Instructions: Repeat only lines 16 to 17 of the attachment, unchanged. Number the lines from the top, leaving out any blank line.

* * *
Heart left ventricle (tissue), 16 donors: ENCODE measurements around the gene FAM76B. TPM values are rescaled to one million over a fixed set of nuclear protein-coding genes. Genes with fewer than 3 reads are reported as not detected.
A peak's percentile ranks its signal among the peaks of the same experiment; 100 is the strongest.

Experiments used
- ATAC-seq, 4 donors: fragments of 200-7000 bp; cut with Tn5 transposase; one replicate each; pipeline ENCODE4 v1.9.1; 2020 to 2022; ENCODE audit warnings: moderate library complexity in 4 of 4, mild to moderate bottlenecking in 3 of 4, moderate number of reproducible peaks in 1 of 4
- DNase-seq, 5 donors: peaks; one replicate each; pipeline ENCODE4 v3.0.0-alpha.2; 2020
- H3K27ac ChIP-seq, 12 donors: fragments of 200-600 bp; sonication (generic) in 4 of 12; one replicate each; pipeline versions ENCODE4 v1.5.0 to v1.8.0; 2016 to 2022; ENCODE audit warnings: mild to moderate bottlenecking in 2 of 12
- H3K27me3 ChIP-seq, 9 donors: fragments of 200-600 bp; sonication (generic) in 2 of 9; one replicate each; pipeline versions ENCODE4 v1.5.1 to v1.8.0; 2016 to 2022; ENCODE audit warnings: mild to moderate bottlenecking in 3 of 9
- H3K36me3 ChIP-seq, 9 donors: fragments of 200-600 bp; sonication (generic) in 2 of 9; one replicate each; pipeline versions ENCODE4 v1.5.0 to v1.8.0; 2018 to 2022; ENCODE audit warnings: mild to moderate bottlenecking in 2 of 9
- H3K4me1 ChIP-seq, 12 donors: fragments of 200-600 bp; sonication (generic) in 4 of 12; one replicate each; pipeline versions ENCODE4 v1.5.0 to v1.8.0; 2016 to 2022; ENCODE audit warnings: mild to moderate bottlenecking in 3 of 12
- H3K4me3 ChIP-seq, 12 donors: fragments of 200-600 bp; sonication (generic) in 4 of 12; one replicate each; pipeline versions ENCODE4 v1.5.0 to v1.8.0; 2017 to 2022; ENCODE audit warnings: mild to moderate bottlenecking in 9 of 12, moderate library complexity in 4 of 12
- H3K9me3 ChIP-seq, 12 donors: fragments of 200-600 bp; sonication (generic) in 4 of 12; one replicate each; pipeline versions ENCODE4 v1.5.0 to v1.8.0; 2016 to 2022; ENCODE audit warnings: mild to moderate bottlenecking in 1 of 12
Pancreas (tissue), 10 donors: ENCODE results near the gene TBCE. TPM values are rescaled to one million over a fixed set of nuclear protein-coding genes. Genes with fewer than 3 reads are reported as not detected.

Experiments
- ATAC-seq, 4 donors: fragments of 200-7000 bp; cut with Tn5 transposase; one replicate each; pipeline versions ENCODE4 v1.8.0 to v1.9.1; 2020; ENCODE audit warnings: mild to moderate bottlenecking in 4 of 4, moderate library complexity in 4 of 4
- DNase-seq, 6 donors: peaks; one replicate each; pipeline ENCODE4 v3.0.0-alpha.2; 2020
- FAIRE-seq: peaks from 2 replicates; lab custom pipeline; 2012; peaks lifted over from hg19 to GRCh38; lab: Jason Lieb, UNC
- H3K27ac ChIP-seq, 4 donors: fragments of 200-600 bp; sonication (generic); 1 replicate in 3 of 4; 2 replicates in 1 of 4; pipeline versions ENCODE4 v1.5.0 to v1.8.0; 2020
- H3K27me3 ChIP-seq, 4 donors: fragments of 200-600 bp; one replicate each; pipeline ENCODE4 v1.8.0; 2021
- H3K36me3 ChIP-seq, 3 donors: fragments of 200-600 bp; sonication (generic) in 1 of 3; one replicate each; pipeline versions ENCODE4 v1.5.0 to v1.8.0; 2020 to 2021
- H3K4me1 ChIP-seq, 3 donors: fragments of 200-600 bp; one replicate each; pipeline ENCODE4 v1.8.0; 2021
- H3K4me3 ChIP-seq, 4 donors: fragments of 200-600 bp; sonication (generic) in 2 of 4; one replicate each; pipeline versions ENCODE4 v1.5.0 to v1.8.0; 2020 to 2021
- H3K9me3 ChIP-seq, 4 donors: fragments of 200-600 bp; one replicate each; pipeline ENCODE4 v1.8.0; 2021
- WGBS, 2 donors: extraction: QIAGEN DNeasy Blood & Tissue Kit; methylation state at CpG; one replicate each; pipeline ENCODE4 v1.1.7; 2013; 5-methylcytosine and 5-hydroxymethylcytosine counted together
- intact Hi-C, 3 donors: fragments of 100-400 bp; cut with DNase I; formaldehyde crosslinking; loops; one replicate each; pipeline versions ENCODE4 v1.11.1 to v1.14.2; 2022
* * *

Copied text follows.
- FAIRE-seq: peaks from 2 replicates; lab custom pipeline; 2012; peaks lifted over from hg19 to GRCh38; lab: Jason Lieb, UNC
- H3K27ac ChIP-seq, 4 donors: fragments of 200-600 bp; sonication (generic); 1 replicate in 3 of 4; 2 replicates in 1 of 4; pipeline versions ENCODE4 v1.5.0 to v1.8.0; 2020